This is about me being able to do as I want without interference from you. From the perspective of neo-liberalism, it is about ensuring that nothing blocks my ability to profit and store up treasures for myself at the expense of all others. This completely contradicts any concept of recognising the relational nature of communities and the strengths of working together.
We used to use an idea about privileges and responsibilities, and actions and consequences when doing inductions at an educational institute that I worked for.
We purposely talked of privileges rather than rights. To claim a right is to claim something for self. To claim a privilege is to recognise what society has made available to me. However, claiming a privilege carried with responsibilities back to the community that provided the privilege. This helped us recognise our responsibility to others and that we are part of a community and not simply individuals seeking our own survival. The second part simply recognised that out actions carried consequences not simply for ourselves but for the community that we were a part of.
Individual liberty degrades this understanding of being part of a wider community, of sharing in the benefits that the community offers, taking on the responsibilities to maintain that community, to act responsibly with the community in mind recognising the consequences of our actions.
However, I want to go further. Our responsibility includes helping others fulfil their potential. Our lives are not solely about us. Our lives are about others and what they can achieve. There has to be a balance between our own privileges and the privileges or opportunities that we help make available to others.
To me, it is a contradiction to talk about small state and big defence but big defence is the consequence of the keeping for self that these neo-liberal principles promote. Big defence is about security and in particular that element of security that focuses on keeping what I have for myself. If you lack equality then you need defence to ensure that you keep that advantage. Defence is about giving some the feeling of being a part of something bigger while using them to protect something that they have no access to.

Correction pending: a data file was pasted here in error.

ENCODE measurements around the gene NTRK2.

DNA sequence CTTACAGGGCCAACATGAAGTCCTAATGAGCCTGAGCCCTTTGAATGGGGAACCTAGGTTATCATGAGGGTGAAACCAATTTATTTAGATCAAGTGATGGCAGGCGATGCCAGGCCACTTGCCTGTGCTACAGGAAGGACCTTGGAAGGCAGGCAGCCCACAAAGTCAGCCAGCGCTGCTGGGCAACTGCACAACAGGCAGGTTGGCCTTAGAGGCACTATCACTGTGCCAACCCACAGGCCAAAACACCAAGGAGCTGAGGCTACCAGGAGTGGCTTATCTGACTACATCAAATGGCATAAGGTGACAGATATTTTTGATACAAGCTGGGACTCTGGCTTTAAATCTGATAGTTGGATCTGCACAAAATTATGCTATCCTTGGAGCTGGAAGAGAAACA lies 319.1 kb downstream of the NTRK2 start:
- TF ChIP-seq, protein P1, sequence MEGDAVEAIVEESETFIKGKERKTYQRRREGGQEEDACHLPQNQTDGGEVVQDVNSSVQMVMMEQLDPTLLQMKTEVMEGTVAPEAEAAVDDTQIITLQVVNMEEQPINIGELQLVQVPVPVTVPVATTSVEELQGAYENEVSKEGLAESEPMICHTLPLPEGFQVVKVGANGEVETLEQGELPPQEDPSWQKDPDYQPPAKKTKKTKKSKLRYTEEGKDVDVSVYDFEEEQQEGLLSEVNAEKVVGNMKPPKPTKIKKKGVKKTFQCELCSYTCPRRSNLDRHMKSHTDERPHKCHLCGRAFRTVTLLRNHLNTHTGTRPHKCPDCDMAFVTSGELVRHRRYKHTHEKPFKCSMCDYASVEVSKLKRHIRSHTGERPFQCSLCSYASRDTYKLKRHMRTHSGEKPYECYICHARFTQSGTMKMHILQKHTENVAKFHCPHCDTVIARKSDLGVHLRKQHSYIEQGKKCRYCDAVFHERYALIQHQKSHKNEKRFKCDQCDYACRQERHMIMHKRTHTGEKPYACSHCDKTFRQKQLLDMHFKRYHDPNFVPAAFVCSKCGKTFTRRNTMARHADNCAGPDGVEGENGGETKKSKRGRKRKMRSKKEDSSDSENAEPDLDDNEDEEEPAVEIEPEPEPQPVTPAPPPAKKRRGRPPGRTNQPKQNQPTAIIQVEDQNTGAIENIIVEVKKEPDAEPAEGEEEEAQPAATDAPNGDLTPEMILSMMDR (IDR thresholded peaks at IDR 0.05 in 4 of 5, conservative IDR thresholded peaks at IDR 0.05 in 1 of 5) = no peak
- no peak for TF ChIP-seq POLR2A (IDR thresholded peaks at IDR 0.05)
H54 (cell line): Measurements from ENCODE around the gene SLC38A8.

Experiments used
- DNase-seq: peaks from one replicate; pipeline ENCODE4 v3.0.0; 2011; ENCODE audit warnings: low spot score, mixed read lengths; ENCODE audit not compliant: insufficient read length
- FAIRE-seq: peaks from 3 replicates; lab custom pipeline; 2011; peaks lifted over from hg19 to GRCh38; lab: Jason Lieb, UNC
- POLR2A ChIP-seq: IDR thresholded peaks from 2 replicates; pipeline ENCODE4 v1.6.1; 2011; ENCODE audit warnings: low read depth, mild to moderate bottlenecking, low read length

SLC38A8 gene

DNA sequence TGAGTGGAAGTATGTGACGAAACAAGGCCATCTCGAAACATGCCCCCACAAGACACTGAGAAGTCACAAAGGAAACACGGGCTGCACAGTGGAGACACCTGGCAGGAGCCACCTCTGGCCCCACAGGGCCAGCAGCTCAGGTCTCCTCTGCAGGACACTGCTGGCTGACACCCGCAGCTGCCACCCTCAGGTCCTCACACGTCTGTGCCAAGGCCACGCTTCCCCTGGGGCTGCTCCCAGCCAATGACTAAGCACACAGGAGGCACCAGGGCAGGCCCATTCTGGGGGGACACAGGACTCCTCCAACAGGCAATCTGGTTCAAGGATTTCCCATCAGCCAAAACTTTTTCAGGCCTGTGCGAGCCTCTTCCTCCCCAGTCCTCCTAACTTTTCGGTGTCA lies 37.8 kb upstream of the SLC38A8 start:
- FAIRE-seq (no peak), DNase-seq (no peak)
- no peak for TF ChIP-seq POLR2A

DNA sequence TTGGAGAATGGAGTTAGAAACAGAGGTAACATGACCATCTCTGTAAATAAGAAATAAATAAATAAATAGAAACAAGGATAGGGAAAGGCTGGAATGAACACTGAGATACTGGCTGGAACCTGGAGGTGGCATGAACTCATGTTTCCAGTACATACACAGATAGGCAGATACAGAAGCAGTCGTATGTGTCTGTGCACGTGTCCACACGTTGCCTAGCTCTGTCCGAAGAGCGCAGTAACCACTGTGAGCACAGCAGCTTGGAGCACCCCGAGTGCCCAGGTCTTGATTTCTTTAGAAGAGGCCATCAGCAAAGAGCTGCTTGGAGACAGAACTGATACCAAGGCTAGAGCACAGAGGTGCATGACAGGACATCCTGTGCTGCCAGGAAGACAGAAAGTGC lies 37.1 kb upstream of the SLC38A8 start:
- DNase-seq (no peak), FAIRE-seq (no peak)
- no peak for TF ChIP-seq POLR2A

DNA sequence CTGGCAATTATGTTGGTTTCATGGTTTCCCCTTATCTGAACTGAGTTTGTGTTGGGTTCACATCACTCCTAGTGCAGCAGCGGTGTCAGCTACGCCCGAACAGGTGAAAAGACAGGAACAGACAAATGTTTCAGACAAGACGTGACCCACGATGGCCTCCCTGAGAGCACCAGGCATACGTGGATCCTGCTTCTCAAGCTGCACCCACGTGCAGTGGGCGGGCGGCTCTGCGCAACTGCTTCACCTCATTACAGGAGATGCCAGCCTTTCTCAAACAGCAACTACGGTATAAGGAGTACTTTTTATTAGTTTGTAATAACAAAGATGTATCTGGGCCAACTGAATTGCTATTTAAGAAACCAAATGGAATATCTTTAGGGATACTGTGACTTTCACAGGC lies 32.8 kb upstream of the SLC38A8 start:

In a military campaign, it isn't the politicians or the military strategists that are putting themselves at risk. It is the lowly soldier who we claim as heroes that put themselves at risk at the command of people who to a large extent are focused on maintaining their position of superiority.
Peace is not achieved and never has been achieved by military force. Peace is achieved by understanding the issues that separate us and the wrongs that we have done to each other. It is about being willing to repent of the things that we have done against others and the environment and work toward restoring a positive relationship. It is my belief that if we were to focus on peace-building rather than defence, we would require smaller defence and we would have stronger relationships. As long as we are focused on keeping out and maintaining our advantage then we will need big defence.
Again, I am arguing for a paradigm shift in our focus. Security doesn't come through big defence or walls and partitions. Security comes through building relationships and breaking down the barriers. Security comes through building a more equal society, by working to help others achieve what they are capable of, by focusing on the common good, and not what we can achieve for ourselves.
For me, this is about seeing what others are capable of and helping them to reach that potential. It isn't about conforming them to society but helping them see how the gifts they have been given benefit society and how in the process of working with others, their gifts are maximised and they can help others maximise their gifts.
From an educational perspective, this is a moving away from regimented, over assessed learning, to a focus on building the individual strengths and overcome weaknesses. Enabling potential is relational and not individual. It is recognising that we are part of a whole.
Enabling potential also is about enabling our environment to be what it should be and not about extracting all that we can from it. However, enabling potential isn't enough. We must learn to live in sustainable ways and not by maximum exploitation. For free markets, everything is there to be exploited. For sustainability, needs become important and the focus shift from what we can extract to what we need and what others and the environment need.
Evidence suggest that more equal societies have less crime, require less defence, and are healthier environments in which to live.
To some extent, I have some negative feelings about this principle. Democracy is a decision making process but it is one that favours the majority over the minority. Often however, in a democracy, the so called majority is the majority of a minority that bothered to participate in the process. Participation can only be guaranteed where people feel part of the decision making process, where they feel they are being heard and that their concerns are being meet. This comes through relationship building and not voting processes. I would prefer consensus rather than democracy and relationship building rather than participation. However, we need a start in a process of moving away from the individualism of neo-liberal principles and participatory democracy provides a starting point. I simply hope that it isn't the end point.